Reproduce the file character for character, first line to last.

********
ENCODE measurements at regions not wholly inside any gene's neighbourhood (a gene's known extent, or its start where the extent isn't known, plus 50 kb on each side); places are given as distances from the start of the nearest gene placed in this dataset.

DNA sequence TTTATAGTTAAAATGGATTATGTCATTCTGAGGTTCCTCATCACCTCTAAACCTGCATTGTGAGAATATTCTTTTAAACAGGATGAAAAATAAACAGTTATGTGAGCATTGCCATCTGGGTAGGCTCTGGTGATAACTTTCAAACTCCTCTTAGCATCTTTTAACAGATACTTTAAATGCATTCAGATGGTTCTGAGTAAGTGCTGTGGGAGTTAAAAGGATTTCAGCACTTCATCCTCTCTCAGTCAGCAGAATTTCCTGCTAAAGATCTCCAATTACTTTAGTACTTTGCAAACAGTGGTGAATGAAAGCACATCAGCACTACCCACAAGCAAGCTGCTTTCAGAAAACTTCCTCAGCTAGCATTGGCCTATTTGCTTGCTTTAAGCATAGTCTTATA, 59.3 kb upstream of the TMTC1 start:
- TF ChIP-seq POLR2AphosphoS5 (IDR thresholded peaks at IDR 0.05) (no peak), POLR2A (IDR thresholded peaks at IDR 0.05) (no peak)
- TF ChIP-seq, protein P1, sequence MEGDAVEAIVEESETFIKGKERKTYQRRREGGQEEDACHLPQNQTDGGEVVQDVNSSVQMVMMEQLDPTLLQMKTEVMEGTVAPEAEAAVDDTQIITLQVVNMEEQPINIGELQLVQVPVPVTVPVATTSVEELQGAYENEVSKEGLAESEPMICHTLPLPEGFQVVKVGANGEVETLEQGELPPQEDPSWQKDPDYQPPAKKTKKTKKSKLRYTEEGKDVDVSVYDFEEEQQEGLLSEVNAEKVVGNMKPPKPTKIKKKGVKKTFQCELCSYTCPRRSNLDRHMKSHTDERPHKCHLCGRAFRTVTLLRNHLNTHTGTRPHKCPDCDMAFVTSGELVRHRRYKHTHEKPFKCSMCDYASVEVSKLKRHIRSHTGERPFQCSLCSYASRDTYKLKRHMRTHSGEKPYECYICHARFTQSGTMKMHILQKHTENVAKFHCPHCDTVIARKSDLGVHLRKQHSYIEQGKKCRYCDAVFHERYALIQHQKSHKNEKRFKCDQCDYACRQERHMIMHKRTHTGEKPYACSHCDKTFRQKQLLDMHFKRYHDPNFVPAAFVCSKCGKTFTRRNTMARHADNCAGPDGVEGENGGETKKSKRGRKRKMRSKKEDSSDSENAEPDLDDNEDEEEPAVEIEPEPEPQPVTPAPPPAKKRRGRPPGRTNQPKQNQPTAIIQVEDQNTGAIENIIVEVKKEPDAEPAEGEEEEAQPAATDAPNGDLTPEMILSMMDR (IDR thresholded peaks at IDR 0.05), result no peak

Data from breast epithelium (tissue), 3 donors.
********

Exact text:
ENCODE measurements at regions not wholly inside any gene's neighbourhood (a gene's known extent, or its start where the extent isn't known, plus 50 kb on each side); places are given as distances from the start of the nearest gene placed in this dataset.

DNA sequence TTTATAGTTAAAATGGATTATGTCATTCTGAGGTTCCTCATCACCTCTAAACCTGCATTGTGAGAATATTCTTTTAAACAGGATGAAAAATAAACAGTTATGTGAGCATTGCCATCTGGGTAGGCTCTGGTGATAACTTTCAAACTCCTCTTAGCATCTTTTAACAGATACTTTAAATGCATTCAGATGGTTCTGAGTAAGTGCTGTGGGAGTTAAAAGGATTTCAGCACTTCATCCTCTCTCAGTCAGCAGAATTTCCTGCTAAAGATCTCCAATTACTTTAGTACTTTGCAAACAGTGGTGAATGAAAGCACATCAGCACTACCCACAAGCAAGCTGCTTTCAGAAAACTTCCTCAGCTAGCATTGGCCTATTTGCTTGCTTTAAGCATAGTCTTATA, 59.3 kb upstream of the TMTC1 start:
- TF ChIP-seq POLR2AphosphoS5 (IDR thresholded peaks at IDR 0.05) (no peak), POLR2A (IDR thresholded peaks at IDR 0.05) (no peak)
- TF ChIP-seq, protein P1, sequence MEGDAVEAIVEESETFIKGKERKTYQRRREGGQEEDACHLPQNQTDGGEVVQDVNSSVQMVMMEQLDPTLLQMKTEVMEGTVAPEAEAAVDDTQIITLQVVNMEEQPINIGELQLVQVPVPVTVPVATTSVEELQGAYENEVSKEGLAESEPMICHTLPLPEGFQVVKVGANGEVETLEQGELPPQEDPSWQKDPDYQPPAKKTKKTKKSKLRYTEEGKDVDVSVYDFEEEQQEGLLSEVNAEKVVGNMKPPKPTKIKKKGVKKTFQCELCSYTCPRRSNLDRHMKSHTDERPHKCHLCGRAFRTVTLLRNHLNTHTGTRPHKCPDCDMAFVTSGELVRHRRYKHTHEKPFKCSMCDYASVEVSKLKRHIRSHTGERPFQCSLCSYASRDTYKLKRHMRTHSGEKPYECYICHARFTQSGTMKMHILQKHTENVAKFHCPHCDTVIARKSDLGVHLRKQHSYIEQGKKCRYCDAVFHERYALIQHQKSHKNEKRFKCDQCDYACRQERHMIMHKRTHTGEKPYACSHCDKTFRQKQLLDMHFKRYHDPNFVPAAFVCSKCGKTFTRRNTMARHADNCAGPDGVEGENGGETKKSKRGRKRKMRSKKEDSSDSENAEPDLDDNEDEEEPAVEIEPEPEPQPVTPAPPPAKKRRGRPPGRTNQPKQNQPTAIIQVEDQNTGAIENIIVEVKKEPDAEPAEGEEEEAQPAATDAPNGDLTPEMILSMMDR (IDR thresholded peaks at IDR 0.05), result no peak

Data from breast epithelium (tissue), 3 donors.